I remember this meeting in Boca, the mouth of Rio Claro, just north of the Rio Sirena, a beautiful place, full of gold miners there. There was a school there. Kids walked for hours to come to that school. If you go today, all you would find is jungle. Obviously you say “What?! There was a school here?” Well, we were there. I remember the school, I remember the 300 or so people gathered in meeting. Since I get seasick in small airplanes, I used to take a Dramamine, air sickness pill, then by the time I got to Osa, when people were ready to fight, I was ready to sleep. I kind of sat on the roots of trees, on the gambas, the big roots of the trees, didn’t fall asleep, but I wasn’t eager to speak or to be heard, by anything they said. The ITCO people were the ones doing the fight on behalf of the government. This meeting ended late. It was almost dark by the time it ended. The usual thing I do after these meetings is to go to embrace everybody, asked them questions, where do you live, how many kids do you have, where are you from? etc. One of them, I only remember his nickname, we called him Beto Bullas. Bulla means noise. Beto was loudspeaker, blah blah blah blah, so we called him “Beto Noises”. He said “I live behind the laguna.” Wow, it sounded like... to me being ignorant about where it was... walking the in the forest at night... If I had known where it was, I wouldn’t have asked the question I did.” Why don’t take me with you?” “Are you sure, don Alvaro?” “I’m sure. Are you ready? I’m ready.” God, Lord, it was going through swamps, three, four, five hours until we got there by midnight. It was a very, very humble place, house with pigs inside and outside of the house, chickens and everything. It was really a campsite. They gave me this little... I can’t call it a bed... more like a little bench and bed and everything at the same time made with canes from palms. They had cut long palms [inaudible]. The pigs were sleeping under me, and I was sleeping on this thing. It was quite an interesting night, because of the mosquitoes, the pigs, the hike and the mud, but that’s how I got to be a very good friend of Beto and his wife and his children and everybody in the neighborhood, ten, twelve houses across the river, a few minutes or half hour walk from him in the neighborhood.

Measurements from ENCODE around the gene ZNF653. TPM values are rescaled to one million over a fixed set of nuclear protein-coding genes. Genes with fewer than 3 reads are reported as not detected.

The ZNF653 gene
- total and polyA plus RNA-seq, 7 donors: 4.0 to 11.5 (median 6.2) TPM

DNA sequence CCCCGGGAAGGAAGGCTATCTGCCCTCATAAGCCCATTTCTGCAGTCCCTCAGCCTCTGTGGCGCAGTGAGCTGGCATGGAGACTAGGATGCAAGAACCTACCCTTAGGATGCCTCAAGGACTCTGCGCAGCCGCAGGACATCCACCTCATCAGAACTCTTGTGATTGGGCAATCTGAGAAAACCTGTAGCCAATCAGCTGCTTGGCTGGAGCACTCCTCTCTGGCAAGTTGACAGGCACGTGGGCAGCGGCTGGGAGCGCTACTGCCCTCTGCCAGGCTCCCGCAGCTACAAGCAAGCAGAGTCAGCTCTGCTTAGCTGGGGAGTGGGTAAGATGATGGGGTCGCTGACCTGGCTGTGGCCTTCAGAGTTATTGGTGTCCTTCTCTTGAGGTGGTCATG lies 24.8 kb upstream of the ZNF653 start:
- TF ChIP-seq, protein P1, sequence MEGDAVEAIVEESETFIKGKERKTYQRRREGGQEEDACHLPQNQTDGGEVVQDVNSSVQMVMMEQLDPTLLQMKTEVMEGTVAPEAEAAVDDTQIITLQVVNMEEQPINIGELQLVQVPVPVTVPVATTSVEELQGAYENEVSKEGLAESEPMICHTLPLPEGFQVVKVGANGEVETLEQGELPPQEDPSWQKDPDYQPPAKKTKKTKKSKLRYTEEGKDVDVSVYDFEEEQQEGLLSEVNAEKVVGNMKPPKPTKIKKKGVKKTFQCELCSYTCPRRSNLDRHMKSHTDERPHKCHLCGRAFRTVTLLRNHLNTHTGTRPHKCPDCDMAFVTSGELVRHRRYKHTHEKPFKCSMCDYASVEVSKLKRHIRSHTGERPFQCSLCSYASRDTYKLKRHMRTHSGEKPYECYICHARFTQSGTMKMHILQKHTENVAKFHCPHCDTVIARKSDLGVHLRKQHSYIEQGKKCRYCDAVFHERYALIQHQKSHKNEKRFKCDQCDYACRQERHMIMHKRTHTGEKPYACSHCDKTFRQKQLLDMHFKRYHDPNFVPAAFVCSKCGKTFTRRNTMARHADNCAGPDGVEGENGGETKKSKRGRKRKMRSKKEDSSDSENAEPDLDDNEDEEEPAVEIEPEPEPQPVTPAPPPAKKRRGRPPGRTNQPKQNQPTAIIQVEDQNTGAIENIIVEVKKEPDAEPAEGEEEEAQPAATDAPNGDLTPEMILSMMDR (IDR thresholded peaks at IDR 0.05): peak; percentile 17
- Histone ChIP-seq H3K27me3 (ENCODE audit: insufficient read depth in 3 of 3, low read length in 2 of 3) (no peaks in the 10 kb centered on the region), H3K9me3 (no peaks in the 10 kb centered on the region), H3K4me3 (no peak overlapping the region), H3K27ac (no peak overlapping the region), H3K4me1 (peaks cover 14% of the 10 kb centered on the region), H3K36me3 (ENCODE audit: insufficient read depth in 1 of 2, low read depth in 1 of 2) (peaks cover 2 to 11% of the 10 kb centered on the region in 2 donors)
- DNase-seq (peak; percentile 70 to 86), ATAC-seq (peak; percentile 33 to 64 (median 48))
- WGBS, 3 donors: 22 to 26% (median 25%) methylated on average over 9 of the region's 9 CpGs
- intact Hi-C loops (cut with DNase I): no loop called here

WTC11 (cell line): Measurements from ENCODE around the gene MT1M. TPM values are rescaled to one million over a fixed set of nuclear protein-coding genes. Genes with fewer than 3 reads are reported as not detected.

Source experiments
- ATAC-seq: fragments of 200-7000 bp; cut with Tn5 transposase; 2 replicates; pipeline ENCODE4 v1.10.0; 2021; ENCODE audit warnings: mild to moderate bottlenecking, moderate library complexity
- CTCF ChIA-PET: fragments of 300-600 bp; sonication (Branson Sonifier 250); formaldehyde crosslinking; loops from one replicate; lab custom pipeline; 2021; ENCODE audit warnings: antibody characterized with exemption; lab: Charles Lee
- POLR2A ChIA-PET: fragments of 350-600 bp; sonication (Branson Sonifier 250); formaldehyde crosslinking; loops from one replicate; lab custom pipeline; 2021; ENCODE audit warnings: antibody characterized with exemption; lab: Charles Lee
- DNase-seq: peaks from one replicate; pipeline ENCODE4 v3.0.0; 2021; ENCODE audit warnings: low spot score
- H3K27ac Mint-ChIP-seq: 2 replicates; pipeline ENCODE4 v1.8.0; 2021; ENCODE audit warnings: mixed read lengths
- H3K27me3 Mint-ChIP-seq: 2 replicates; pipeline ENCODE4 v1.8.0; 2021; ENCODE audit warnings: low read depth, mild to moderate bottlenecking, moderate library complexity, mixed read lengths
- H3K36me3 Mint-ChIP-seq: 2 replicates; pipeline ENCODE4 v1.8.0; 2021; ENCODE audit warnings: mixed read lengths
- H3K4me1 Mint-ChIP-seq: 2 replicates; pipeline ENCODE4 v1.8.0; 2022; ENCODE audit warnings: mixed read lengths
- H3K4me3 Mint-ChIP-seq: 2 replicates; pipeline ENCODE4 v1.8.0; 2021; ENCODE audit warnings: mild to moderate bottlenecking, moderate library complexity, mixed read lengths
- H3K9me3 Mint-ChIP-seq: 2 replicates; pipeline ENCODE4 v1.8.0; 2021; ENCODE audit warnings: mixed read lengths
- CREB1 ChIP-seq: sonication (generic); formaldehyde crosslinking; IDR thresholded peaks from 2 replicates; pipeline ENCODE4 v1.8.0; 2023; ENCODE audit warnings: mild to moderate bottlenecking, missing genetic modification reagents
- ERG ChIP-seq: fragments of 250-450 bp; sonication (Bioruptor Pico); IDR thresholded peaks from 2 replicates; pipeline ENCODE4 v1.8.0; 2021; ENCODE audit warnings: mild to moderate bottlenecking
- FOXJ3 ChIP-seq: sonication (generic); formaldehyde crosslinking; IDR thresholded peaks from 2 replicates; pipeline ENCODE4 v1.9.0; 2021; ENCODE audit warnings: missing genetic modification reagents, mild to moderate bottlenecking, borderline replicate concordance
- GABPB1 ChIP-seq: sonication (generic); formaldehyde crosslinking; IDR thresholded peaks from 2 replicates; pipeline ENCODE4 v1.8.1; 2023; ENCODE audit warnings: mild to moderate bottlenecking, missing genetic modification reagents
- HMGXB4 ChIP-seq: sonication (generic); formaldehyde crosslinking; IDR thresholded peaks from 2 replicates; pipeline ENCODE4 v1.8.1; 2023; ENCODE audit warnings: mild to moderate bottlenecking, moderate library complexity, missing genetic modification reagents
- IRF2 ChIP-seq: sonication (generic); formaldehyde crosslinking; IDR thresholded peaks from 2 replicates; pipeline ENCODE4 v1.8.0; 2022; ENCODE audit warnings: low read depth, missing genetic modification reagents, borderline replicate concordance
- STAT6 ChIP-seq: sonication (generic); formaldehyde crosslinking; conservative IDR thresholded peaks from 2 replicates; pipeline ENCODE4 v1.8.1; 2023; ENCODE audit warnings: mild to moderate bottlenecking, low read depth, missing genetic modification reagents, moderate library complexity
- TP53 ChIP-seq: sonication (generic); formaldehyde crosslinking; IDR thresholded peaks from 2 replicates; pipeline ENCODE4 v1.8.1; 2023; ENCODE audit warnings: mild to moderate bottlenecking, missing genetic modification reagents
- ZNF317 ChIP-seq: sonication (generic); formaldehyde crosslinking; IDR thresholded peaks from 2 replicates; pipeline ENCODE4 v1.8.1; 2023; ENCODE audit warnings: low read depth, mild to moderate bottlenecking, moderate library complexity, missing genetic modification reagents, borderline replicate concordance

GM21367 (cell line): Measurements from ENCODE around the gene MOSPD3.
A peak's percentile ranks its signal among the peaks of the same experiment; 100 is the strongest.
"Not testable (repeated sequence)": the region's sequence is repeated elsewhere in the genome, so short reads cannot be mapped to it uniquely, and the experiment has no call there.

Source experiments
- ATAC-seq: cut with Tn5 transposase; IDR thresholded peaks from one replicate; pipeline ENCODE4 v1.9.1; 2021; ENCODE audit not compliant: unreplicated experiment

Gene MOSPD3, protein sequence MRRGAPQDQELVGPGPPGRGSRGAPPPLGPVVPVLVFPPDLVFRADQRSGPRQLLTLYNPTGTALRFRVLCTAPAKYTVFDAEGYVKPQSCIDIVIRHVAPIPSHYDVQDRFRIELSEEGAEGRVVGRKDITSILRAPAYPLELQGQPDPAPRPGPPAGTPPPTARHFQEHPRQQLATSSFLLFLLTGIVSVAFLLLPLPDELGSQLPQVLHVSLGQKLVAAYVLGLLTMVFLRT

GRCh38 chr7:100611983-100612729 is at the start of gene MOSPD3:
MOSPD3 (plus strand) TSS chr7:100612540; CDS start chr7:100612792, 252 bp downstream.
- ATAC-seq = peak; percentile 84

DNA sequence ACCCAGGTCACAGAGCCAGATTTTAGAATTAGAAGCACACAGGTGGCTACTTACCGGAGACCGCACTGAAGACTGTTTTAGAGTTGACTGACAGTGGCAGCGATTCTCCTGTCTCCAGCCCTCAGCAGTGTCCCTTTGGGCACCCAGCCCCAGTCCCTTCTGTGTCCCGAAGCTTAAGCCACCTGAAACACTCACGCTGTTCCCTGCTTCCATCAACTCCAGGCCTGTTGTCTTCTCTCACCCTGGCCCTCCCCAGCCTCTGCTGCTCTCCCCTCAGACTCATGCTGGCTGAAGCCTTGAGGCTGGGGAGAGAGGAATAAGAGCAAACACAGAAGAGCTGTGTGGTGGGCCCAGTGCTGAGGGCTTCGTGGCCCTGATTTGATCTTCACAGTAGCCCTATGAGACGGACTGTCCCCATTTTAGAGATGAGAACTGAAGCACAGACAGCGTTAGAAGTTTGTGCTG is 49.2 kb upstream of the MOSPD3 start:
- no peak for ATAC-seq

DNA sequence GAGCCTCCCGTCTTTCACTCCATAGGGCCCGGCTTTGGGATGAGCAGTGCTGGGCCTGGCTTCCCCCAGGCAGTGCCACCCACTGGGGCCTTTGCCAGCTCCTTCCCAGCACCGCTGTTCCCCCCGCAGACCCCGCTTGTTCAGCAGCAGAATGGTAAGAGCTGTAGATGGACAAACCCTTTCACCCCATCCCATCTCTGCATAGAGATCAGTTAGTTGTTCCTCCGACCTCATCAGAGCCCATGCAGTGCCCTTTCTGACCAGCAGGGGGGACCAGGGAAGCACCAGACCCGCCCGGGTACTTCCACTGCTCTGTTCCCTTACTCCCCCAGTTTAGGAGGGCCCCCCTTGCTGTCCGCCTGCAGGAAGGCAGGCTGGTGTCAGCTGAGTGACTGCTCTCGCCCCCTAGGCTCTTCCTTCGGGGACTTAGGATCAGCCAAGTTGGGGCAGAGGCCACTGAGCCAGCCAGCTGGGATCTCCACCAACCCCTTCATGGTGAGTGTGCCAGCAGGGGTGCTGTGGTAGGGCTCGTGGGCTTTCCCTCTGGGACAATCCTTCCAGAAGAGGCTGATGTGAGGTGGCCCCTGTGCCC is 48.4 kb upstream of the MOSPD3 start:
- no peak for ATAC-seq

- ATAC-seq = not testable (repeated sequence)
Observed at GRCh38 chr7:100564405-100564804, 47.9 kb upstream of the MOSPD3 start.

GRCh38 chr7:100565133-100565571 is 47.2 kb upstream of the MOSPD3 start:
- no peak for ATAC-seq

Beto was from Pérez Zeledón, San Isidro. Many of them came from San Isidro del General. From Isidro to the park, they had to take a boat, drive to Sierpe, on the side of the Sierpe River take a canoe out to the very deadly mouth of the Río Sierpe. Many people died trying to cross that mouth with the technology of back then. Simple thing today for the tourist hotels, going through that mouth with huge waves in boats with huge engines. Not dangerous as before. Then they would take the ocean to a certain cove near Corcovado, near Llorona. Then they would hike for hours to wherever they had made their camp. I remember Beto himself was not an extremely poor person. He had a house he owned in San Isidro del General, maybe a little pulpería. It’s been too long for me to remember details about each one of them, but he qualified to be paid for everything he had and to be given transportation back to his house in Pérez Zeledón. He didn’t qualify to get anything else, let’s say a lot somewhere else. ITCO’s rules were very strict about landless people, not to make people richer but to get them out of extreme poverty. He was also a loud speaker, like Evo. He would scream at meetings. We called him Bullas, noises, because he could scream loud. He was a very nice person also and became my friend. I don’t know whether he is still alive today or not. That attitude, to tell you the truth, of sitting there being quiet and being their friend was my direct experience with many of them. Beto Bullas was one of the leaders. Evo was one of the leaders. They had formed a committee, and they had sort of sub-committees. Remember it was a big park. People from 166 families were spread out over these 40,000 ha or more area. Along the coast, Evo lived in this little house, if you can call it a house, near the mouth of the Llorona River, and Beto lived 3 or 4 hours into the forest behind the laguna. And the other leader that I can remember now, was Félix Avellán, who owned Sirena, owned the airport, the landing portrero, the landing cattle field [the landing strip] in Sirena. And Marenko, Félix and Marenko. I’m trying to remember his name, but his last name was Marenko. He lived about an hour and half or two hours hike into the forest. They were the big ones. And I mean big ones. They had hundreds if not thousands of [hectares of] land that they called theirs. Those guys left the park with checks of millions in their hats when they finally left. Right now I clearly remember Avellán, Marenko, Evo and Beto Bullas as four leaders of different districts so to speak of the park, but there were more than those. I don’t remember right now who they were. They all were settlers and hunters; they were logging to turn the forest into farms, some of those second farms, second properties. Some of them just settlers, with nothing else outside, some of them were speculating with land. They would clear it up, make it better in their eyes and sell it to somebody who wanted a farm, not a piece forest. So there were all kinds of humans there, from the very poor people with nothing outside to speculators and then second property owners or at least they were trying to become second property owners, 160 made or half-made properties which amounted to about 5% of the park. Nothing huge from the air, but if you put it all together 5% of 40,000 hectares is a quite a bit land, pieces that obviously closed very quickly after they left and it went back to [being] forest. Their presence there, not only legally impossible, but also from the ecological perspective and the objectives of the park they couldn’t remain there. There were too many, they were logging, hunting, etc. simply working against the principles of conservation there.